### Figure 8.

1O2 spectral of 13-LOOH with cytochrome c, D2O (identical to the one published in authors’ previous work [6]).

Figure 9 shows Russell’s mechanism. The chemical equation is shown in Eq. (6).

### Figure 9.

The Russell’s mechanism [7].

 $\text{ROO}\cdot \text{+ ROO}\cdot \to {\text{R = O + ROH +}}^{\text{1}}{\text{O}}_{\text{2}}$ (6)

The photo-generation in the visible region has been derived from 1O2 in the past because the lipid peroxidation product is proportion to the emission intensity in the visible region. However, the emission by excited carbonyl involves in Russell’s mechanism. Tyrosine and tryptophan emits at the wavelength of 500– 600 nm [7, 8]. A traditional method to detect 1O2-involved chemical technique has no specificity for 1O2 detection. The sensitivity of 1O2 detection in near infrared enables to detect 1O2 specificity because there is no emission material excepted. The heme compounds in the living organism include hemoglobin (blood), myoglobin (muscle), and cytochrome c (mitochondria). These heme compounds play important role in living body. In the case of inflammation in biological membranes, 1O2 is generated by Russell’s mechanism. The heme compounds perform catalysis on this occasion. We titrate the generation of 1O2 by adding NaOCl after the excess H2O2 was put in the reaction chamber. The optical intensity of 1O2 by 13-LOOH with cytochrome c, in D2O in near infrared was compared with that of a typical 1O2 generating method by mixed NaOCl and H2O2. The optical yield of 1O2 by 13-LOOH with cytochrome c, in D2O was decided using a calibration curve. Figure 10 shows the calibration curve of the 1O2 optical yield at the wavelength of 1.27 μm using the NaOCl-H2O2 system.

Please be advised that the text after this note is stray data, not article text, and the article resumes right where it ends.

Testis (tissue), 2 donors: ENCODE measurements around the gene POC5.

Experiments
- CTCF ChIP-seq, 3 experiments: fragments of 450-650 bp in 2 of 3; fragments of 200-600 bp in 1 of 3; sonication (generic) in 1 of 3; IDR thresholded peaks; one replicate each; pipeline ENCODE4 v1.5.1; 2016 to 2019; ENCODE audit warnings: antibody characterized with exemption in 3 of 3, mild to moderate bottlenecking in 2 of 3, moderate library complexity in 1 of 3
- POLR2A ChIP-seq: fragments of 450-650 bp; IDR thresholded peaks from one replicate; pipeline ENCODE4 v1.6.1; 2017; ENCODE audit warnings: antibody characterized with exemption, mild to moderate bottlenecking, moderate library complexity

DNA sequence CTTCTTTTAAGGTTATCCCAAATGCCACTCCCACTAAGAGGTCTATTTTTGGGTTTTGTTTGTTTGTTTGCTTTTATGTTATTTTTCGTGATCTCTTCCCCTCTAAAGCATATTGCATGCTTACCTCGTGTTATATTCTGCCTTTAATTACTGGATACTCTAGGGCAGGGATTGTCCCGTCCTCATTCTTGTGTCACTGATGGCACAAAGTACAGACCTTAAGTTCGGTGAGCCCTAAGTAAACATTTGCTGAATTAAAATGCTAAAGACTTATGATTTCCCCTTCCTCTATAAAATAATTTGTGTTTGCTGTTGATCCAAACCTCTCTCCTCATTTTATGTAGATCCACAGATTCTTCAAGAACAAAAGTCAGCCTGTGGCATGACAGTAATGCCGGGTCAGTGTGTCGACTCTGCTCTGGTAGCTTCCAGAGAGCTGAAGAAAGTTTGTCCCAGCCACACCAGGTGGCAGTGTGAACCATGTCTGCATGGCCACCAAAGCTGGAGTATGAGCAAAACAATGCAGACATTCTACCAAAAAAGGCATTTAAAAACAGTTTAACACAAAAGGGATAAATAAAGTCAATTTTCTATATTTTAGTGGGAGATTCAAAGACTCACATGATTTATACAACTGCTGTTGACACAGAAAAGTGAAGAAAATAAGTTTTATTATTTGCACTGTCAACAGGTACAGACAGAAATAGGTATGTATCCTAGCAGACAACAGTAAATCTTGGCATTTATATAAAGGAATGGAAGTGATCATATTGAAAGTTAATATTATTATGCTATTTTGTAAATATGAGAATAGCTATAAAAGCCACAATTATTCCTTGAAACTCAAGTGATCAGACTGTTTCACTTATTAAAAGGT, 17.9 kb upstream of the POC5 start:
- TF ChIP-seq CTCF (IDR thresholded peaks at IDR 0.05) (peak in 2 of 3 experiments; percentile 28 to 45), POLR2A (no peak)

### Figure 10.

Calibration curve of the 1O2 optical yield at the wavelength of 1.27 μm using NaOCl-H2O2 system.

These results show the degree of risk in case of 1O2 generated from the heme compound. The InGaAs-CIA filter based spectroscopic system will be expected as an analysis equipment of oxidant stress by 1O2.

### 3.2. Multichannel spectroscopic system